“I want to say hello to all of those guys, because they all helped me out. A lot of the CBA coaches came to see one of my games last year, too. So many people from back in the Capital Region have followed my career, especially my grandmother, Atoinette, who still lives in Rotterdam.”
Although the season isn’t half over yet, Vellano knows he’s lucky to be feeling so healthy.
“Every Saturday is a war. You get beat up, but it’s a relative situation on both sides of the ball. The offensive linemen take their hits, too. Everybody is on the same level. You just have to get back up and take care of yourself,” he said.
Vellano, whose 2-2 Terrapins are idle this week, is trying to keep his mind on his final collegiate season, but he can’t deny his professional aspirations. He is ranked among the top defensive linemen for next spring’s NFL draft.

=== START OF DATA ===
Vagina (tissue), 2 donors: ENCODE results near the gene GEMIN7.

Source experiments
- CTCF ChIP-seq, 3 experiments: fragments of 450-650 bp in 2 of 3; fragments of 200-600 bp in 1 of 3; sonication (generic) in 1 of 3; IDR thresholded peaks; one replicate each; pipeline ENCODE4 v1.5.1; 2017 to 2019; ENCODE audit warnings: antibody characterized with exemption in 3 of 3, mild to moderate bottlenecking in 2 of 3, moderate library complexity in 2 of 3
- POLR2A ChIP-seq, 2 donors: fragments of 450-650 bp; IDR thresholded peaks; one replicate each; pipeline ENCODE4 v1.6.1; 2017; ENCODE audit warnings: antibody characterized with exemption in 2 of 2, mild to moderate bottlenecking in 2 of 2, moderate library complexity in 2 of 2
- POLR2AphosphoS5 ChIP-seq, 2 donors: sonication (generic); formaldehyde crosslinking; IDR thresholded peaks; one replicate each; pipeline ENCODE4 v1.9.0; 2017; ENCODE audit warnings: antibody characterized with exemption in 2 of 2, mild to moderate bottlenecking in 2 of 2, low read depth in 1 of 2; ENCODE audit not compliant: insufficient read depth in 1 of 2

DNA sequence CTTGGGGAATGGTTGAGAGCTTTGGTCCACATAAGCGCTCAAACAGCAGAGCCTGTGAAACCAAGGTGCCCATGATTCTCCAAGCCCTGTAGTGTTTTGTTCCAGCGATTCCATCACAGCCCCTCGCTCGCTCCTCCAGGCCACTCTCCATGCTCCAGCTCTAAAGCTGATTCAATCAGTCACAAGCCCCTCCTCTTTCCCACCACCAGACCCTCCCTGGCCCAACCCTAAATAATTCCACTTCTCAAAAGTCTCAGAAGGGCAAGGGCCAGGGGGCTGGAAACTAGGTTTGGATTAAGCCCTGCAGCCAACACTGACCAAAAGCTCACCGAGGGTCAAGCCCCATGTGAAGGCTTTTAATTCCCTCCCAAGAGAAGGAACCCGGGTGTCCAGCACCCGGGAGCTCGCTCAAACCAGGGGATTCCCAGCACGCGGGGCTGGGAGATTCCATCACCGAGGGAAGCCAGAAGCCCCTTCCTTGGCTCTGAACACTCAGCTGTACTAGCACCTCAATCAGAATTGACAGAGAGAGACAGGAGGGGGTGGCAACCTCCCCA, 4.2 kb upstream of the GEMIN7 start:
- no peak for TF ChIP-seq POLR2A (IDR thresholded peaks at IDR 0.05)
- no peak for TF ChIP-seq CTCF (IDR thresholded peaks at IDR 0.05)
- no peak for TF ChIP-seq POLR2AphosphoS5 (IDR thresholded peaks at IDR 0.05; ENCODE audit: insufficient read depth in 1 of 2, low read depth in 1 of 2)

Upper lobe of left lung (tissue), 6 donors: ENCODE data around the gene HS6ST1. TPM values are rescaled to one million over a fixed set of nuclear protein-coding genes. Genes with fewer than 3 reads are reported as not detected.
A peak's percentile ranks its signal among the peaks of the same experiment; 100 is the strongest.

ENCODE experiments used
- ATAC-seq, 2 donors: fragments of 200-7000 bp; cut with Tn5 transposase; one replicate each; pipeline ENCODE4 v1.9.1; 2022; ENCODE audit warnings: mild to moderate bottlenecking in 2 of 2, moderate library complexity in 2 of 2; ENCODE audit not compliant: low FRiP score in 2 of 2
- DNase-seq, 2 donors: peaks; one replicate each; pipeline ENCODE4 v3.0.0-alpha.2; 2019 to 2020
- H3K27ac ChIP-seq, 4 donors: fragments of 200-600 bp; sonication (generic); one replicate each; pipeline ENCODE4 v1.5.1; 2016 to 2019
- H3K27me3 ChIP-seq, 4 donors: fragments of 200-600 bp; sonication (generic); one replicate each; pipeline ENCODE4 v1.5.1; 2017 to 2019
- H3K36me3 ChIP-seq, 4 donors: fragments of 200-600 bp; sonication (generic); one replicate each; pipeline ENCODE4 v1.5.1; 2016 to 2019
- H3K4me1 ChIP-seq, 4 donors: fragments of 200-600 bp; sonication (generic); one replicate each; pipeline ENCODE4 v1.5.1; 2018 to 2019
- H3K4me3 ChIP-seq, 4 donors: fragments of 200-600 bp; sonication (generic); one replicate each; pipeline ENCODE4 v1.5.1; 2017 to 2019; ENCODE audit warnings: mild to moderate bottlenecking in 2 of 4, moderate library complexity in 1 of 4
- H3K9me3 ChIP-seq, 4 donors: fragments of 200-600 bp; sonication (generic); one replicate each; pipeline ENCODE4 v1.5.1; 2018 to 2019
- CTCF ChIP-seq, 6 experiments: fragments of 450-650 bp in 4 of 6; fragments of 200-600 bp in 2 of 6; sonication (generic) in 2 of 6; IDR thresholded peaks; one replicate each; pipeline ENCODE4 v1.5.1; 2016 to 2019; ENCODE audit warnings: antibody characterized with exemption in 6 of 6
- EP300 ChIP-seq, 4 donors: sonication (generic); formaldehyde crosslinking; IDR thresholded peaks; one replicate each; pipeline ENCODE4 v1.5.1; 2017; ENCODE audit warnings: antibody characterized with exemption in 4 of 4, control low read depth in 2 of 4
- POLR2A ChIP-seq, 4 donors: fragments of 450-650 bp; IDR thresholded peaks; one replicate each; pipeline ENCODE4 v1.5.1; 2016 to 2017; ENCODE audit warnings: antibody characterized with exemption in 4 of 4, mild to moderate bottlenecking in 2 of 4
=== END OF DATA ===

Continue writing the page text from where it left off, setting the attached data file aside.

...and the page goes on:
“Hopefully, I’ll get a shot at the pros. I’d love to get the chance,” he said. “I’ll definitely pursue the professional ranks, if I get drafted, but right now, I just want to take it one day at a time. Hopefully, if I get through December, I’ll talk to the scouts if they are interested. Until then, my mind is completely on our team and our season.”
“I think he’ll get a chance at the pros,” said his father. “He’s developed into a complete football player, and I think the fact that he’s now playing a 3-4 defense at Maryland will also help him land a spot in the NFL with a team that uses a similar defense.”